Promotions and partnerships elevate the membership program above the rest.
Marquis Jet’s clients enjoy numerous benefits, including after-hour visits to Ermenegildo Zegna boutiques around the country, discounts on Exclusive Resorts memberships, preferred scheduling on physical exams at the Mayo Clinic, and, when scheduling a one-day rental through Avis, five days of complimentary use of a luxury vehicle. Of course, there is also the most significant advantage of all: 25 annual hours of flight aboard NetJets aircraft. Marquis purchases NetJets’ fractional shares and repackages them in 25-hour blocks at prices ranging from $109,900 to $299,900, depending on the aircraft.
Although fliers regularly cross-shop Marquis with charter brokers such as Sentient, prospects have two other options in the 25-hour fractional segment: Vector is a 25-hour program that enables clients to fly aboard CitationShares planes (the service, scheduled to begin this year, had not been launched as of early 2004); and Delta AirElite, in addition to its national fleet of charter planes, is offering 25 hours of flight aboard Bombardier Flexjet aircraft. However, Marquis’ head start—it began operating in 2001—along with its NetJets alliance and owner perks, have helped the company build its member base to more than 1,500.
Some select nonmembers have also had the opportunity to enjoy Marquis’ services. Anyone who purchased a Sea Ray yacht in January or February of this past year also received four to 24 hours aboard a Citation V Ultra, depending on the size of the boat. “We’re always trying to provide value added to our owners,” says Marquis CEO Bill Allard. “We’re providing the best value out there.”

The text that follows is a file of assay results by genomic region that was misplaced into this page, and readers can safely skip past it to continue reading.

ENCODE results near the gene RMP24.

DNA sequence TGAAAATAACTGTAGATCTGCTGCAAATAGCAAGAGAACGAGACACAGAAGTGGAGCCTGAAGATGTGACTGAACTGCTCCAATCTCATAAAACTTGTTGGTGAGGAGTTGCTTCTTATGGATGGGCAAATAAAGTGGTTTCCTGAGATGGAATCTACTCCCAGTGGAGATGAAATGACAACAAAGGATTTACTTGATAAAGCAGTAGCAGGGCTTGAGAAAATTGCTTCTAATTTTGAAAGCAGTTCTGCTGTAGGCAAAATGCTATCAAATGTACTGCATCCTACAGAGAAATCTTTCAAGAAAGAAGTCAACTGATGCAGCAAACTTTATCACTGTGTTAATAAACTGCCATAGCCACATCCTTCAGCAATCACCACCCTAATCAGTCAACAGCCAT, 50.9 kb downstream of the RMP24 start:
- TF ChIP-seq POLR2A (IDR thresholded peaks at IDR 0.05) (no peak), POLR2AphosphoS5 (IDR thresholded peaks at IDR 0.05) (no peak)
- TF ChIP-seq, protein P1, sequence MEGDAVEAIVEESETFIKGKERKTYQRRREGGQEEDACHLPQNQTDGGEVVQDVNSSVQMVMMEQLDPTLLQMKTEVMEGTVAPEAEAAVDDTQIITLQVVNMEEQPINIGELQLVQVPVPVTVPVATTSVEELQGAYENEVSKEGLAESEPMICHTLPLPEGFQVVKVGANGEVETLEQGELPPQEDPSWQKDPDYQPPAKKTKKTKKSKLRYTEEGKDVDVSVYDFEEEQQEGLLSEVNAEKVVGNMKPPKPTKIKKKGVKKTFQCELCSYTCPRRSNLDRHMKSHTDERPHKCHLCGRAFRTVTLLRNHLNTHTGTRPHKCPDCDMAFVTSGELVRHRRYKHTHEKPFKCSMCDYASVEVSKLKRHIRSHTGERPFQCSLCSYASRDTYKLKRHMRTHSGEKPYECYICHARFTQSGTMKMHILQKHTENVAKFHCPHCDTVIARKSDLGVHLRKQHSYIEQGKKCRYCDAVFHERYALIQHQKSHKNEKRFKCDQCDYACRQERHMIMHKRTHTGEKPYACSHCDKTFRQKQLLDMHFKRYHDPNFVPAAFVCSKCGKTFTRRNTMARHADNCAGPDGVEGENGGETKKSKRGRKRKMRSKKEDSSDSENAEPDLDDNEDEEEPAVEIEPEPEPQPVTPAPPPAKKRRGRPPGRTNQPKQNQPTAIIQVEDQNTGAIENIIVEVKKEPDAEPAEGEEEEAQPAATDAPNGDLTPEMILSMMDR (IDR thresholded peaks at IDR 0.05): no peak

While an economic upswing may result in a shift back to fractional ownership, Marquis’ success, along with the new offerings from Vector and Delta AirElite, suggest that the market for 25-hour programs will remain strong. In the past year, Marquis, in selling more than 1,000 memberships, has drawn clients from across the aviation market: commercial first-class passengers, charter fliers, fractional members, and outright aircraft owners.
It has attracted experienced private travelers as well as business-aviation newcomers. “They were very astute,” says John Contas, director of new business development at the aviation consulting firm Aviation Management Systems. “By selling a share of a share, they’re targeting a niche that’s not quite ready to own a share and not interested in aircraft ownership.”
Marquis recently established a three-member owner advocacy group that functions independently of its sales staff. The group, which reports to Allard, calls owners and conducts surveys to gauge client satisfaction and to find ways to improve its service. “One of the things I’ve espoused is being owner-focused and client-focused,” Allard says. “We’re not being insular. We’re being in touch with our owners.”